However, “I think the damage that we do is becoming more and more undeniable, and so moral imaginations are being expanded even in those churches and denominations where maybe you wouldn’t find much sympathy for science per se because of its perceived conflict with the Bible,” Klassen said.

The Presbyterian Church (U.S.A.) has decades of policy on environmental justice and climate change, said Rebecca Barnes, coordinator of the Presbyterian Hunger Program. “The church has a stance that we’re called to care for God’s creation and to work to better the world, especially alleviating hunger and poverty, which we believe is connected to climate change and environmental destruction,” she said.

Its churches can become certified as “Earth Care Congregations” that pledge to “use energy efficiently, conserve resources, and share what we have in abundance so that God’s holy creation will be sustainable for all life and future generations,” according to material posted online. That might include solar panels or using wind energy. Also, there are special Earth Day Sunday observances.

Buddhists believe in doing no harm and having reverence for the earth, so a building project at the Drepung Gomang Center for Engaging Compassion in Louisville included solar panels and other green features, such as efficient electric wiring and Energy Star-rated double-glazed windows, said Anne Walter, director of the teaching center.

Kentucky Interfaith Power and Light, an organization that engages in environmental justice, education and advocacy, teaches groups from different faith traditions about climate change and reducing their carbon footprint. There’s a mix, including “Christian but also Muslim, Jewish, Baha’i, Unitarian, Buddhist,” Executive Director Tim Darst said.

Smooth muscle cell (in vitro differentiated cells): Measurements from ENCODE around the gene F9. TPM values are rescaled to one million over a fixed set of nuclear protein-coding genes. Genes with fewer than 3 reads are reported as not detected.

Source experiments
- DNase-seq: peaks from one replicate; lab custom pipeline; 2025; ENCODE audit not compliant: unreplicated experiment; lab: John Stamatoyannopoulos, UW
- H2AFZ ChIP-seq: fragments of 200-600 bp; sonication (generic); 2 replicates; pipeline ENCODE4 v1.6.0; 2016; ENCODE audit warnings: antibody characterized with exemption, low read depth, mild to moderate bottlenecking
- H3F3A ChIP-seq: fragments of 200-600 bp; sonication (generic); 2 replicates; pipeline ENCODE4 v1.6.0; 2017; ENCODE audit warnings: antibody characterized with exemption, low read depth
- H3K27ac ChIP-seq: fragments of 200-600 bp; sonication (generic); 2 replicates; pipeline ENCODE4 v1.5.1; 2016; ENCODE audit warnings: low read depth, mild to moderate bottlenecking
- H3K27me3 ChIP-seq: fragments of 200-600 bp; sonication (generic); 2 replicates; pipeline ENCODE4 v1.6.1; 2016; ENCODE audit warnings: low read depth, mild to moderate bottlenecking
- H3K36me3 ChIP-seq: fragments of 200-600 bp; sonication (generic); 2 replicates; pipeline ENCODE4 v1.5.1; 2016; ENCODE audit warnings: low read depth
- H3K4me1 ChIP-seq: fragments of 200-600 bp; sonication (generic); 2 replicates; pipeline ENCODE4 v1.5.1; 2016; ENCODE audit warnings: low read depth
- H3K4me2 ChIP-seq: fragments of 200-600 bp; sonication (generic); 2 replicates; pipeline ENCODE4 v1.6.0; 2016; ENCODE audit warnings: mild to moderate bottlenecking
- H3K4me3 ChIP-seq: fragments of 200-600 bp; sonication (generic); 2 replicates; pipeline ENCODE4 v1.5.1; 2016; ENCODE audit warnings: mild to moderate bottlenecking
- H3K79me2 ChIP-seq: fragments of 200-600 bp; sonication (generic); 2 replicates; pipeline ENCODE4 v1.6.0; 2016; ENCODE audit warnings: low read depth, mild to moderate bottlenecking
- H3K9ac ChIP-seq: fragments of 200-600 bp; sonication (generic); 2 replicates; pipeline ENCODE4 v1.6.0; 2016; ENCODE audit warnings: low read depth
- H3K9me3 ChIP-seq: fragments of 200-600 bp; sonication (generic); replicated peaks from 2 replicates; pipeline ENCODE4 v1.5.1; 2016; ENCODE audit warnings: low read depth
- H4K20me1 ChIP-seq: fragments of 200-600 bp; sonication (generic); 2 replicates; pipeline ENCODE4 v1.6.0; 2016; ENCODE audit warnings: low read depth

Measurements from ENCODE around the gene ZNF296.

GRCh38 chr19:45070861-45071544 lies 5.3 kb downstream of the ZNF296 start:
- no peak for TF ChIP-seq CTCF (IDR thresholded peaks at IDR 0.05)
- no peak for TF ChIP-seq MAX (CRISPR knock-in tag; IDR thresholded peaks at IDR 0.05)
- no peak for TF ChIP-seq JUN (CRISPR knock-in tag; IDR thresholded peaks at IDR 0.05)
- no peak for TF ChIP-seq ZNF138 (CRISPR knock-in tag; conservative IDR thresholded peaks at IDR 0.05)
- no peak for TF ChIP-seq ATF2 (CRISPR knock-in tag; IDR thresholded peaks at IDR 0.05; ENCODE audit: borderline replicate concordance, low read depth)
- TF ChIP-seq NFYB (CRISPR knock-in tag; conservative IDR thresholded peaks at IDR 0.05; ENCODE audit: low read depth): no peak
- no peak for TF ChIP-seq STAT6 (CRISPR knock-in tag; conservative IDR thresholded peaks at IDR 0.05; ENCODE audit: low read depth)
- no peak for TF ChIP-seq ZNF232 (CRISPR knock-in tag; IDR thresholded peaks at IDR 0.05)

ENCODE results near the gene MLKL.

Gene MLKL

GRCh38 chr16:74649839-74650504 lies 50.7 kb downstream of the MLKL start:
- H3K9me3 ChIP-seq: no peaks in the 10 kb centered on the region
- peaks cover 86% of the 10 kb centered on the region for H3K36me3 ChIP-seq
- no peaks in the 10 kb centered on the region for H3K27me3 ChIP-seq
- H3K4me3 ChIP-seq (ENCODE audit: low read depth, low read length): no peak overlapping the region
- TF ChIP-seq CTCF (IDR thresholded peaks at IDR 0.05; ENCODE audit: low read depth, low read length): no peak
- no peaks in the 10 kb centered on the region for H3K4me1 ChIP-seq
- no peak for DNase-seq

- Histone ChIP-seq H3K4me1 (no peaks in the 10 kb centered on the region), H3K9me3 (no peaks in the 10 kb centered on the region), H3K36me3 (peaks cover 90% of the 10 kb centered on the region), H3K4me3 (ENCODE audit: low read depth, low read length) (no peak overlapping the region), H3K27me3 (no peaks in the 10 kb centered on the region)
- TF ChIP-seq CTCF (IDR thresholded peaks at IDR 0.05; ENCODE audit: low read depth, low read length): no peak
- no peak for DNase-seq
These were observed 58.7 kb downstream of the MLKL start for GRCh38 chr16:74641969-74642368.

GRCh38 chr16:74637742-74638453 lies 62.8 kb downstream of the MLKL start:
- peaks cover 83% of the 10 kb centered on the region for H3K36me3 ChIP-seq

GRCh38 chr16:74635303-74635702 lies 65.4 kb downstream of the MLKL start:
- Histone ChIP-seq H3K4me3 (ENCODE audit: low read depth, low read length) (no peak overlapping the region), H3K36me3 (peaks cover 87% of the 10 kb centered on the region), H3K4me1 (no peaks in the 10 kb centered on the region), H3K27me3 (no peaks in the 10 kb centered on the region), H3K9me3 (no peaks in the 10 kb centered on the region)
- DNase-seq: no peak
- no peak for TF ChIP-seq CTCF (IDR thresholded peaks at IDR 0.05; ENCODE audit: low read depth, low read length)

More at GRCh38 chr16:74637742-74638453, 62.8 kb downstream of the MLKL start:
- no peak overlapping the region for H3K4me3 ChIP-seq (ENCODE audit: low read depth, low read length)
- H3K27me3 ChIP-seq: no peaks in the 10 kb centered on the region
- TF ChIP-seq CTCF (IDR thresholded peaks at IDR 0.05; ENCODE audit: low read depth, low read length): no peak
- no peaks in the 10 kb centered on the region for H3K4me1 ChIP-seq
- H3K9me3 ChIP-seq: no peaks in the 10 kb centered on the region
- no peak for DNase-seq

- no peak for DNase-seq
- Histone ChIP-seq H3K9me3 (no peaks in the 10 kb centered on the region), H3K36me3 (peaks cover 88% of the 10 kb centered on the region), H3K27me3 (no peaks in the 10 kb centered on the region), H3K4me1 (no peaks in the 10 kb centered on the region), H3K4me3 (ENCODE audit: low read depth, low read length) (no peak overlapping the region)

The organization does energy audits and helps religious groups get into advocacy, such as signing petitions. The interest is “definitely growing” among the religious, Darst said. “I think people are becoming more aware of the issue. … The science is pretty firm and people are just starting to understand it better.”

Kentucky Interfaith Power and Light was one of the principal organizers of the Louisville Earth Walk. That April 22 event at Iroquois Park was billed as a way “to celebrate the planet and raise awareness about ways members of the community can take steps to create a more sustainable city.”

Some religious organizations, such as First Unitarian Church, St. William Church and Thomas Jefferson Unitarian Church, helped sponsor the event.

“It really helps us have an impact on the important work of responding to our environmental crisis when people across all spectrums work together,” said Mark Steiner, a co-chair of the Earth Walk. Having faith communities “coming together, I think, is particularly powerful.”

Ed. note: Catholics have been long supporters of evolution, science, and climate change as evidenced by Vatican action and the Pontifical Academy of Sciences!  And some evangelicals are very supportive of the action needed to prevent climate change, including 50,000 pro-life conservative evangelicals in Texas calling for 100% renewable energy by 2030.